With that reality, one has to wonder what politicians like Huckabee and Dasher really stand for?

Richard Dawkins is an evolutionary biologist and internationally best-selling author. Robyn Blumner is the executive director of the Richard Dawkins Foundation for Reason and Science.

57 comments on “Atheists Aren’t the Problem, Christian Intolerance Is the Problem

  • If Huckabee is seriously running for President he will drop the “fire all infidels” message. That is part of the paradox of elections in the U.S. – candidates will say shrill and strident things in front of their followers, then fall back into tepid niceties when facing the mainstream press in a national campaign – even if their previous glossolalia was reported by the national press.

    I say, don’t let him get away with it. Don’t let him sweep this under the rug or qualify it. I would love to see him take that statement to the campaign trail. I would love to see atheists become a major campaign issue. It’s time.

    Huckabee and Dasher are not going to ponder anything. They obviously see that invoking “atheist” sends their minions into raptures (pun intended), without seeing that it pokes a larger tiger. All people like this want is power, so let’s give them the opposition that they conjure up for their followers.



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  • I disagree about Huckabee dropping the “fire all the infidels” speech. He will only do that if and when he gets the republican nomination. That’s the way it works in the US… you have to pretend to be a theistic, jingoist, science denying fanatic or you will never get the Republican nomination. The Republicans have the same issue that Democrats had back in the late 60’s and early 70’s: some of the most ideological people have a great deal of influence over primaries. Of course in the case of the democrats the “far left” people were mostly right on everything from gay marriage to abortion rights to a foreign policy based on cooperation rather than war mongering but they were still perceived by Americans at the time as far left. The far right in this case though are truly batshit crazy but you have to pretend you are batshit crazy as well if you want to win Republican primaries. Then you make like Mitt Romney and pretend you never said any of the things you are on video tape saying. The amazing thing to me is that when people like Romney and McCain before him essentially lie right on camera and in easily provable ways most of the media in the US just lets them get away with that: “well Romney says he never said it and the Democrats (and the actual fucking video tape!) say he did… guess history will have to decide who was right”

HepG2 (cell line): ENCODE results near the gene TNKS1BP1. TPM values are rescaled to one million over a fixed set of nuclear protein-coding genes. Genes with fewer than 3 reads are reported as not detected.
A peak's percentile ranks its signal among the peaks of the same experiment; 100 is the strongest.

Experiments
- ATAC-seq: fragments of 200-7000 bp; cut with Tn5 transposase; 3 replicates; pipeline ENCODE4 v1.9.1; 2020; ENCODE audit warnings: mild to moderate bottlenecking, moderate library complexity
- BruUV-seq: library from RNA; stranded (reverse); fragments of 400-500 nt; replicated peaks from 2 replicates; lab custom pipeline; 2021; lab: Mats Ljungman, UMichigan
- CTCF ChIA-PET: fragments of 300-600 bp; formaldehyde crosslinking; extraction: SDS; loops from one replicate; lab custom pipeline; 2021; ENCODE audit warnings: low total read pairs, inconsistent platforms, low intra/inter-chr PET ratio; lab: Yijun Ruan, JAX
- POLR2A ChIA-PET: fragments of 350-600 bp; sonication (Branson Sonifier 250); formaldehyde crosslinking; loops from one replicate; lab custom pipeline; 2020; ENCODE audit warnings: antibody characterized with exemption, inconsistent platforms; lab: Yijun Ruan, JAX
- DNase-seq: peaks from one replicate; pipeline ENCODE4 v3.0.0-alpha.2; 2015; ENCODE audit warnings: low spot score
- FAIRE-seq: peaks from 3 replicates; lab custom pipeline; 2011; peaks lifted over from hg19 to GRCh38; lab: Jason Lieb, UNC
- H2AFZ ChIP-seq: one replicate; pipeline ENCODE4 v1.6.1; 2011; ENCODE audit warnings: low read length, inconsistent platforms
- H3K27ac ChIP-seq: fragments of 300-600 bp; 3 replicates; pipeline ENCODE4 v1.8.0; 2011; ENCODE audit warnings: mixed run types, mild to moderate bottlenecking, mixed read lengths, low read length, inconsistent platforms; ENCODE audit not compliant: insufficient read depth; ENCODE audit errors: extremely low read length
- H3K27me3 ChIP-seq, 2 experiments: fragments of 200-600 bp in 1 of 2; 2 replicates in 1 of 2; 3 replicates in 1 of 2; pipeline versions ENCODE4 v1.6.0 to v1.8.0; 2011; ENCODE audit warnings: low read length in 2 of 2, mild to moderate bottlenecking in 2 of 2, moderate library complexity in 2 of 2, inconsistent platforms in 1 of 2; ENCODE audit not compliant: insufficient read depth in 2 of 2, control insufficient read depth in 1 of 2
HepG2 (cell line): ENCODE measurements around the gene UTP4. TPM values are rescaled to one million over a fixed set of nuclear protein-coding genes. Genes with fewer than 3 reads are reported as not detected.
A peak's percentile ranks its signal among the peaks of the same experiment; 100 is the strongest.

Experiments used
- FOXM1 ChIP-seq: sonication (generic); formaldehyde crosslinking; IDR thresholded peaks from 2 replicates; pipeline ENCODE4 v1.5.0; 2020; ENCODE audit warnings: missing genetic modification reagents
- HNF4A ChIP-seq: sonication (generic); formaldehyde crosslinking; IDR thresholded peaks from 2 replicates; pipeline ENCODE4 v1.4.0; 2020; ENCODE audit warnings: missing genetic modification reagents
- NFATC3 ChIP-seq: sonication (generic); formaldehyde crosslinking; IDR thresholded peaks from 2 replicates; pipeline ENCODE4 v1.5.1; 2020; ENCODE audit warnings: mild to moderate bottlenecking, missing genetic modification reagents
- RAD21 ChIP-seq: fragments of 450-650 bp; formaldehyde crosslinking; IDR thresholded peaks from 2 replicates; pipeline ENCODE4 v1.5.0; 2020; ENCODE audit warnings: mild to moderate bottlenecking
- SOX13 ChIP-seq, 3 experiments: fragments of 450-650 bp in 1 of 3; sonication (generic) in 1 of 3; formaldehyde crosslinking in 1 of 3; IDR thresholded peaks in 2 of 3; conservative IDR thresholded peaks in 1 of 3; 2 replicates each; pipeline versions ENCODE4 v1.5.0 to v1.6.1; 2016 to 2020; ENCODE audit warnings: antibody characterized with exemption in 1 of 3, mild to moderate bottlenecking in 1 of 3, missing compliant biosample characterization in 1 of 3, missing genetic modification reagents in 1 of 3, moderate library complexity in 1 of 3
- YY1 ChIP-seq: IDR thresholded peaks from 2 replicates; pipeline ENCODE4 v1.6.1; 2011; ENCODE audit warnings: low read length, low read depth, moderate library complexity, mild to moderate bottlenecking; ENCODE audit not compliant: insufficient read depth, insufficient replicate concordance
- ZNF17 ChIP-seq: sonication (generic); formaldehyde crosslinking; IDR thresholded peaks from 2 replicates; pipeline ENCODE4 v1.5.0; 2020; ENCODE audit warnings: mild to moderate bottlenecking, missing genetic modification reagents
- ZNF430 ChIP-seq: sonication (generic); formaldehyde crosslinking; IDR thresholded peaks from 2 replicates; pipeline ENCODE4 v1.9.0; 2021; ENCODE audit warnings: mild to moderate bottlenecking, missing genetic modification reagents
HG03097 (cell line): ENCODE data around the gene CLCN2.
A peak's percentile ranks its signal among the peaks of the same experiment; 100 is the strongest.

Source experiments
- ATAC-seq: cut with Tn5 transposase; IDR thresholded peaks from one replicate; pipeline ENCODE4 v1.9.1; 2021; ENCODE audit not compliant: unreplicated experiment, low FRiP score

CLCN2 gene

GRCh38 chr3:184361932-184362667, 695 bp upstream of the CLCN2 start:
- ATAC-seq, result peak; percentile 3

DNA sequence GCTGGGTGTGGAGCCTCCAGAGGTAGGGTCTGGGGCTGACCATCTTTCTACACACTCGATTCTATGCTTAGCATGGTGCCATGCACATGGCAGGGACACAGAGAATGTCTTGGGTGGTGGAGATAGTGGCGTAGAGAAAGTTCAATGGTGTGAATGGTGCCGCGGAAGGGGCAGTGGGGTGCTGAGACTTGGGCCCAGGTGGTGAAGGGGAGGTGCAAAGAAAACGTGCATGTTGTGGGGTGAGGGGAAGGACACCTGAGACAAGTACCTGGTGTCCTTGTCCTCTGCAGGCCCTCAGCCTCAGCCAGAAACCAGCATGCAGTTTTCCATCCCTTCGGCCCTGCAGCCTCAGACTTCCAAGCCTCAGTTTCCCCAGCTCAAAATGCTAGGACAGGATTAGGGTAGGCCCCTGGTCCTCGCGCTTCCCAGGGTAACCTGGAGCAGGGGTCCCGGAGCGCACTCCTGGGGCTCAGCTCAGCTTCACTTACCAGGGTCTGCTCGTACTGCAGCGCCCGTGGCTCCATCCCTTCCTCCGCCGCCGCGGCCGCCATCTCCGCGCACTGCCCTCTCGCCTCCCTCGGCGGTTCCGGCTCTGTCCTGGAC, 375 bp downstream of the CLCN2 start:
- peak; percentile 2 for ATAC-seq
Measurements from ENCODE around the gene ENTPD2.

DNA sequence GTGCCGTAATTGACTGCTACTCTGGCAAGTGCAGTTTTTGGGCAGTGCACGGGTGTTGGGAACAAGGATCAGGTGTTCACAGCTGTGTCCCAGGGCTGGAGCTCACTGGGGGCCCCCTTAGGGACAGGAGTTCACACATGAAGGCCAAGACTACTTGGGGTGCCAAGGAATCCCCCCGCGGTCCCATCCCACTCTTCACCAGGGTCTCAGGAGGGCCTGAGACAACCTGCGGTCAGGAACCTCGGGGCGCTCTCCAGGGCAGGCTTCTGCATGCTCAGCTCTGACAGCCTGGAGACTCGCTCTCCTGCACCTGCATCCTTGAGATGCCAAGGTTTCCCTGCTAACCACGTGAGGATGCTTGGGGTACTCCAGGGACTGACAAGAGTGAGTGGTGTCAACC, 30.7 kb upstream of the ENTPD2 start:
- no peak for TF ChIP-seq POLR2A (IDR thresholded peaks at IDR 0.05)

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  • One more point about Huckabee: there are several potential Republican candidates who don’t seriously even expect to win the nomination. They are people like Huckabee, Santorum, Palin if she runs. For those people running for president is literally a scam… Newt Gingrich is another example… they use running for president as a way to sell their books and subscriptions to their web sites and lots of other money making schemes that can slip beneath the radar of the campaign spending laws. When they inevitably drop out they are constrained on how they use the funds directly raised for campaigning but all the book sales and other things are pure profit.

    Which is why especially for people like this they won’t dial down the rhetoric. The crazier rhetoric gets more attention, more clicks, and more books and DVDs sold.



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  • Oh, I agree about the scam to run for Prez just to sell books. (BTW I’ve been trying to nail down which “Clinton-murdered-people-in-AR” tome that featured Ben “Darwinism Can’t Explain” Stein in the introduction since he tried to downplay his appearance in Expelled in order to speak at a graduation commencement.) Moreover, I think that the people who buy the books do not read them. Perhaps they actually view the DVDs. Our nation can be a weird place.

    But do you really think that Huckabee would get up on a stage and debate other GOPers and make that same challenge? I am betting, no. In fact, I’ll bet that he denies that he ever said it, as you point out with McCain and Romney.



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  • 6
    Barry.M says:

    “No joke, Huckabee is suggesting that we should: 1) Find out whether government employees are true believers; 2) Fire those who aren’t.”